“Gun Culture 2.0” is predicated on increased ownership of guns by millenials, especially handgun ownership by young women. While there are some fun anecdotal evidence here and there, I haven’t seen much reliable evidence until now. Politicsbythenumbers.org is run by a guy with a PoliSci Ph.D. from MIT and he recently posted an analysis of this exact topic. The results are not pretty for the 2.0 hypothesis: They’re rate of ownership is below the rate of GenX and well below Boomers and prior generations.
Although the author lets his personal beliefs slip in by referring to ownership as “gun exposure”, his analysis looks very straightforward and completely reliable.
He has also examined an issue that I wondered about: the differing ownership rates reported in different polls. By matching up the General Social Survey with two versions of Gallup polls he shows that the GSS shows a declining ownership rate sharply at odds with the Gallup polls. In instances like this I believe that the specialized poll tends to be more reliable, so I suspect that the Gallup poll is closer to the truth.
In response to a comment by David Yamane I’ve plotted the fatalities from many accidental injuries over 1979-2010. While it is far too cluttered to reveal much, four things are clear. First, auto accidents, accidental poisonings and accidental falls are the source of most fatal injuries. Second, we’re doing a great job of reducing auto fatalities. Third, accidental falls are way up, and I don’t know why. Fourth, accidental poisonings is a huge crisis. In fact, it is the number one cause of death for those 25 to 64. I believe that most of this is due to opiate and heroin addiction, and I also believe that the public health response appears to be entirely inadequate.
Removing the worst three, as well as difficult-to-intepret categories such as “other transportation” and “other pedestrian”, we see an increase in suffocation fatalities, but decreases fire, drownings, firearms and “struck by or against”. That lends credence to the view that better EMT services are partially responsible for the decline in firearm deaths.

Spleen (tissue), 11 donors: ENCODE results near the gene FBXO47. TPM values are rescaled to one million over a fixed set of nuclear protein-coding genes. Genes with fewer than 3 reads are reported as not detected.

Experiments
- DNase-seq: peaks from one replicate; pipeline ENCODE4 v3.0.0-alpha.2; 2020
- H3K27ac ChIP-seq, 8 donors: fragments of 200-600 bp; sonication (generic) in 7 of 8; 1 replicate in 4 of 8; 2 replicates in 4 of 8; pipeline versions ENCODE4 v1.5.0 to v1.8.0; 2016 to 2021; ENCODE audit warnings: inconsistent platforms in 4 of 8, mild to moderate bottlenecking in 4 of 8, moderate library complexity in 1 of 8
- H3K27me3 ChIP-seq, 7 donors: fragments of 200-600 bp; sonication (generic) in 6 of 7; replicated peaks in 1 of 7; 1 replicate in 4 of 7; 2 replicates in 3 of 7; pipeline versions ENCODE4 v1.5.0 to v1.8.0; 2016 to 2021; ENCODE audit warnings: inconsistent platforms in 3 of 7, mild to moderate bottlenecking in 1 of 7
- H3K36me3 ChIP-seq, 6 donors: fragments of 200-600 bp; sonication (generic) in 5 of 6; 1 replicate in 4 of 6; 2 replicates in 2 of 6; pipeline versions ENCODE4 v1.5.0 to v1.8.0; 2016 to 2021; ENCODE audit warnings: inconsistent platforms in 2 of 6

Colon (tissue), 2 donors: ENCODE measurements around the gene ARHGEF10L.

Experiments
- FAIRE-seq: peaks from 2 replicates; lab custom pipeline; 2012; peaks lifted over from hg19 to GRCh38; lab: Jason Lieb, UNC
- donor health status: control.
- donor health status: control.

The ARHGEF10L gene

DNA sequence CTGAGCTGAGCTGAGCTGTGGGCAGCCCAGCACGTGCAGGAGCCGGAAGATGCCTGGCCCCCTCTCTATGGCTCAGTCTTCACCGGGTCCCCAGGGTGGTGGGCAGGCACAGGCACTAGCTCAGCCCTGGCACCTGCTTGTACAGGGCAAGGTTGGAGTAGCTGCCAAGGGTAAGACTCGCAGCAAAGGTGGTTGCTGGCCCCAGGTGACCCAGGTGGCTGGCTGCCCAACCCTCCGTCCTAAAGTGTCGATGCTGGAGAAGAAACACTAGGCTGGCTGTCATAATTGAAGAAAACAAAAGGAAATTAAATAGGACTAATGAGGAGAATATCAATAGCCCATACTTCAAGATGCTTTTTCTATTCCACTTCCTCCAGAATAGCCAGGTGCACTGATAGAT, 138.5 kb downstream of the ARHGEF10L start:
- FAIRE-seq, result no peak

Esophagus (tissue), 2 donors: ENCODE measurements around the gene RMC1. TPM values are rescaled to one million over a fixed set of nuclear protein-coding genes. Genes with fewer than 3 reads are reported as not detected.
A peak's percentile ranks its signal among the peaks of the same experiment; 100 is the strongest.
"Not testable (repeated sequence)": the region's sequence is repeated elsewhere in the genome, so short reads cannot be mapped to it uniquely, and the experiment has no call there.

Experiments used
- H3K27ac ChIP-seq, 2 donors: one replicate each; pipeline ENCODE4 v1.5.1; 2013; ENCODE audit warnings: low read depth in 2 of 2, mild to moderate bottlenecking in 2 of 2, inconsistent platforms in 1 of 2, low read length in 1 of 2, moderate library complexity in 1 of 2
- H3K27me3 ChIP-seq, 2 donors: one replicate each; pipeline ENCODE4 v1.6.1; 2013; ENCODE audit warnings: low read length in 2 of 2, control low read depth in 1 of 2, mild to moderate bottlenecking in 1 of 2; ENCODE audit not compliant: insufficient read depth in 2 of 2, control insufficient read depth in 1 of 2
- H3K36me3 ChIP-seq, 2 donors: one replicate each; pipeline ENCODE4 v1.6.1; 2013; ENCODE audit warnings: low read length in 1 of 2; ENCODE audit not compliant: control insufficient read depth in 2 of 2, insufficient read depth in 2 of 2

Plotting the vertical axis in log10, we see that firearm fatalities have drifted down more quickly than others, in spite of a large increase in the number of firearms. That suggests that gunowners themselves are somewhat responsible for the decline, although it could be the case that EMT services have just become particularly apt at treating gunshot wounds.
I investigate the need for increased safety among gun owners. Earlier I posted about the dramatic decline in accidental fatalities among children under 15. Here I add the fatality rate for all ages.
This shows the dramatic decline in all firearm-related fatalities. It appears that the decline has been steeper for all ages than for children under 15. That, however, is not correct. Plotting this on a log10 scale shows that the slope for the children’s fatalities is steeper than that for all ages. That means that the rate of decline has been even faster for children.
This guy is great! He wrote a very insightful column on the NRA blocking the president’s choice for surgeon general.
He makes four points.
1. It’s ludicrous I completely agree. The nominated surgeon general has impeccable credentials, and while he holds the “standard urban liberal views” on gun control, his office has only a marginal attachment to that issue.
2. The Democrats are very, very afraid Maybe. I’m more interested that the nominee’s “skepticism of civilian gun ownership is based on firsthand experience in hospital emergency rooms” leads him to favor “a so-called assault weapons ban and mandatory safety training.” The train of logic there isn’t clear to me.